Talk to anyone about conversion rate optimization and there’s a damn fine chance that the “call-to-action” button will pop up in the conversation. Or the sign-up form. Or that you should be testing both. Many of our conversion optimization programs have a myopic focus on the point of sale.
But, as we learn more about the customer journey, omnichannel marketing and the overall convergence of marketing and commerce, it’s clear that customer experiences long before the call-to-action button, higher up in the ‘conversion funnel’, hold as much sway over the customer’s ultimate decision to convert as anything.
Yes, You Have a Conversion Funnel
Every business has a conversion funnel. While Wikipedia says that they are part of “ecommerce operations”, the idea of a conversion funnel also lends itself to lead generation and offline sales.
The imagery of a funnel comes from the diminishing numbers at each stage of the conversion process. Simply put, a certain number of people become aware of your offer. Fewer take an interest in it. Of the interested, some develop a desire for it, and fewer still actually take action and buy or become a sales lead.
So whether you’re trying to sell or get leads, or whether your business is online or off, you have a conversion funnel.
And you are so very lucky that you do. Conversion funnels make your life easy. Want to increase conversions? Optimize your conversion funnel.
Think about it. If you’re not getting the sales you expect, the fault lies somewhere or everywhere along the funnel. Perhaps you’re not creating enough awareness at the top of the funnel to get enough qualified sales on the bottom. Or maybe you’re doing everything right, but spooking the customers when it comes time to buy.
In any case, by analyzing and improving each stage of your conversion funnel, instead of just at the point of sale, you will improve your conversion rates. Let’s look at how:
1. Brand Your Conversion Funnel – Before you start to look at each step of the funnel, think about its entirety. And think about “branding” it.
This isn’t the “slap a logo on everything” sort of branding. Instead, the “brand” of your funnel is a focus on the customers and delivering to them a consistent and rewarding experience throughout the funnel.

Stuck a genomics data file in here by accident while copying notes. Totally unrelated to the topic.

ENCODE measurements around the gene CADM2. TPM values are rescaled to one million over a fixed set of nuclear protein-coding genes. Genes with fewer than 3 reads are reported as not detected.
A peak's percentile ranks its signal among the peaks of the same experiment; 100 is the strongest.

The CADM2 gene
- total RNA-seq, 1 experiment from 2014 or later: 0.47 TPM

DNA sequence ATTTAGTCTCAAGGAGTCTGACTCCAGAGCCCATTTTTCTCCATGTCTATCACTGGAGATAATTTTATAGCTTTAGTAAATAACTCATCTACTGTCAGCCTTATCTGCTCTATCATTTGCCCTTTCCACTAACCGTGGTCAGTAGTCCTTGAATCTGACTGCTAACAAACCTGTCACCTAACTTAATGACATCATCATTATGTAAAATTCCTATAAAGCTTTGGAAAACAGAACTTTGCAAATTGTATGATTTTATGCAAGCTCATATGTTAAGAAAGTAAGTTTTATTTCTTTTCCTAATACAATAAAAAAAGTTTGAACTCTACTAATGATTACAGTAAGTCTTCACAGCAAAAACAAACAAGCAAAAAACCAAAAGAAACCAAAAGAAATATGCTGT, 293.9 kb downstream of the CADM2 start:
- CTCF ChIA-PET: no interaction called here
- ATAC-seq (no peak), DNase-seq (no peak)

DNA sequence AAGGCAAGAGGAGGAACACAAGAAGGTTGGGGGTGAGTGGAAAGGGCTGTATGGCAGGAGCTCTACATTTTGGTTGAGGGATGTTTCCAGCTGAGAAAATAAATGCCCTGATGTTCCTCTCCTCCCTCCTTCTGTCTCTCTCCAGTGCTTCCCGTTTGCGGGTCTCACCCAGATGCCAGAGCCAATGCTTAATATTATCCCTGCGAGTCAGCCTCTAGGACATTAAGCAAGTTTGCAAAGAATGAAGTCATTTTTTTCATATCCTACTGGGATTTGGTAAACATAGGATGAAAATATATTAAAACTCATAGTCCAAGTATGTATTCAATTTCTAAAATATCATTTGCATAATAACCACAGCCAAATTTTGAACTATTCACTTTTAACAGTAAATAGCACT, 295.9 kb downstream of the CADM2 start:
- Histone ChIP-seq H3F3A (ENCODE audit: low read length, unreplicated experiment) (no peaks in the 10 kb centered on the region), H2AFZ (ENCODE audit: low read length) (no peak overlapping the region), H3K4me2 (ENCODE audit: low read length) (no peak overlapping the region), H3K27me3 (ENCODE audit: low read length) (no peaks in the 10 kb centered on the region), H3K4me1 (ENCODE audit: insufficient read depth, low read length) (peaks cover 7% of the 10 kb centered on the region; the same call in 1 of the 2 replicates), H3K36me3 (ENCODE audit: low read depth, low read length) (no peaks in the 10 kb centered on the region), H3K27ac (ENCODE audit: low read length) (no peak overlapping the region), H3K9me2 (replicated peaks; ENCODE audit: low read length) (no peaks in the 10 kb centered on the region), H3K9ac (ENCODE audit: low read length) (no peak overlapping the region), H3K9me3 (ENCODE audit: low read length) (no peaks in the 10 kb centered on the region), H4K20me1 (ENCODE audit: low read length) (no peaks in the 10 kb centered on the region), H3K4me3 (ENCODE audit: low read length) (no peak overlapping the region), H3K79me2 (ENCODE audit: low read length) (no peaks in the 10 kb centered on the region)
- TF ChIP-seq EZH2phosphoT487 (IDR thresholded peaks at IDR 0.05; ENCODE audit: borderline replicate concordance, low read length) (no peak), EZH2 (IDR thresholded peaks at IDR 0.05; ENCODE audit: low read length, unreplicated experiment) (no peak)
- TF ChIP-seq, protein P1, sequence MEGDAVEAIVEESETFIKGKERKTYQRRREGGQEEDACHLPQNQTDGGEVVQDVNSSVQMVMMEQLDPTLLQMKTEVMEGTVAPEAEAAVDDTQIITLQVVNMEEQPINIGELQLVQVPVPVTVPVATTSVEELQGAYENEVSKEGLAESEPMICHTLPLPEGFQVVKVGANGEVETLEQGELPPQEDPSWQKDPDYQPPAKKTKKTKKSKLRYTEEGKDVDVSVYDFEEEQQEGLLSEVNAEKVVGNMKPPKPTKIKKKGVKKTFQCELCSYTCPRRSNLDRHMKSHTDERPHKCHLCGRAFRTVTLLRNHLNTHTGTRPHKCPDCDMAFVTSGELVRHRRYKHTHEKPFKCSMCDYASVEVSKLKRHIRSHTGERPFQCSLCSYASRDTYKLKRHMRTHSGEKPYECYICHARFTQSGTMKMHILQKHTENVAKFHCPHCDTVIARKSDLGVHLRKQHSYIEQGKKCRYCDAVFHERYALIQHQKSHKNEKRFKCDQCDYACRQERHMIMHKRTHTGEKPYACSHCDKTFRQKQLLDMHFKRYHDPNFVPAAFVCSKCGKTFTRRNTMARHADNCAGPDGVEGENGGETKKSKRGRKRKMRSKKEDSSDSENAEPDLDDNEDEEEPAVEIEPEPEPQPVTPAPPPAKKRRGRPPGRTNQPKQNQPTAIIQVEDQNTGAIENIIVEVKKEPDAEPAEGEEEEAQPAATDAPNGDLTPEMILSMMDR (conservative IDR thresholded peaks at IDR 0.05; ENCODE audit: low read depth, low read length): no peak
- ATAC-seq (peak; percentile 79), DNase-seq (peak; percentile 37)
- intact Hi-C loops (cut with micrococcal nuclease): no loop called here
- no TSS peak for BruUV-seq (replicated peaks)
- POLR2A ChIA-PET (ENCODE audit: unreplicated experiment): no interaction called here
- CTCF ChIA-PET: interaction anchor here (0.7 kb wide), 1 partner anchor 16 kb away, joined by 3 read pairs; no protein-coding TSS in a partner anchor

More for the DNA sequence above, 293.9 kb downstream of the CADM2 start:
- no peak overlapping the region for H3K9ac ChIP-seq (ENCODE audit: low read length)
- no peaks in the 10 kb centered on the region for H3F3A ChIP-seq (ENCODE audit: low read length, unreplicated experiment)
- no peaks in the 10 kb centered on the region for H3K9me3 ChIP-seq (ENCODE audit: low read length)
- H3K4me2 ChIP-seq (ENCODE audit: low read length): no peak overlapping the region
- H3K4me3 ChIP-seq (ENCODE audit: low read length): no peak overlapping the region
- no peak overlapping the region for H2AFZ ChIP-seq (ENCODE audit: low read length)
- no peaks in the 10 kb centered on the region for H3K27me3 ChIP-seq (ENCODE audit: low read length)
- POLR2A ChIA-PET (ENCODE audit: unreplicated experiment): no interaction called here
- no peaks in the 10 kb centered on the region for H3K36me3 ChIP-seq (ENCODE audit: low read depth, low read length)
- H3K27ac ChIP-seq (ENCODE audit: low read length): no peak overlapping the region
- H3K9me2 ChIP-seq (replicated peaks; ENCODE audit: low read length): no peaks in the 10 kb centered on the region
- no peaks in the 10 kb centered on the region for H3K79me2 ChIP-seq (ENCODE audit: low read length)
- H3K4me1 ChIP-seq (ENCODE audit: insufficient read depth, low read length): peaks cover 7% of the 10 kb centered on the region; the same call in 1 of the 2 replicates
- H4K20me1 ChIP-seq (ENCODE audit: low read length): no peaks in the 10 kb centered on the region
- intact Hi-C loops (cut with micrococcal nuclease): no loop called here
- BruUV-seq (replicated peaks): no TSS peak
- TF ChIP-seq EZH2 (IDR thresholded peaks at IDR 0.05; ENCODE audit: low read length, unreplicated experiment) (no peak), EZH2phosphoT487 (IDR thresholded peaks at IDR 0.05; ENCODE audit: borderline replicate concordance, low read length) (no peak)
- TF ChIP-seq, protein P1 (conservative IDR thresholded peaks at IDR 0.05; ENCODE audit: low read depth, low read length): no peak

One of the major faults of any conversion funnel is the destabilizing, conversion-killing disjointedness that usually exists between each stage. We tend to take a modular approach to each step, dealing with each one individually
- You hand off your paid advertising and SEO to a company that promises to drive lots of traffic.
- Your uniquely branded landing pages are created by a web designer.
- The customer ends up on a catalogue page built on a groovy, feature-rich ecommerce platform, but it looks like every other catalogue page on the web.
- Everything’s cool because your “Add to Cart” button is the most obvious element on the page.
It’s all about your customer and her journey. Yes, it’s marketing-speak, but your customer really is on a journey of discovery in relation to your business and/or its products. When she sets out, she doesn’t know that your offering is her best option.
Like any journey, the more familiar the traveller becomes with the path, the easier it is to follow. Integrating your funnel into a more seamless and friction-free route makes it an easier path to take.
Here’s a quick test: think about the answers to the questions below. Awareness is one of the funnel steps we’ll look at below. Some of the more popular ways of creating awareness online are social media, search engine optimization and paid advertising.
- Are your awareness channels developed from the same creative direction as the elements in the rest of the funnel?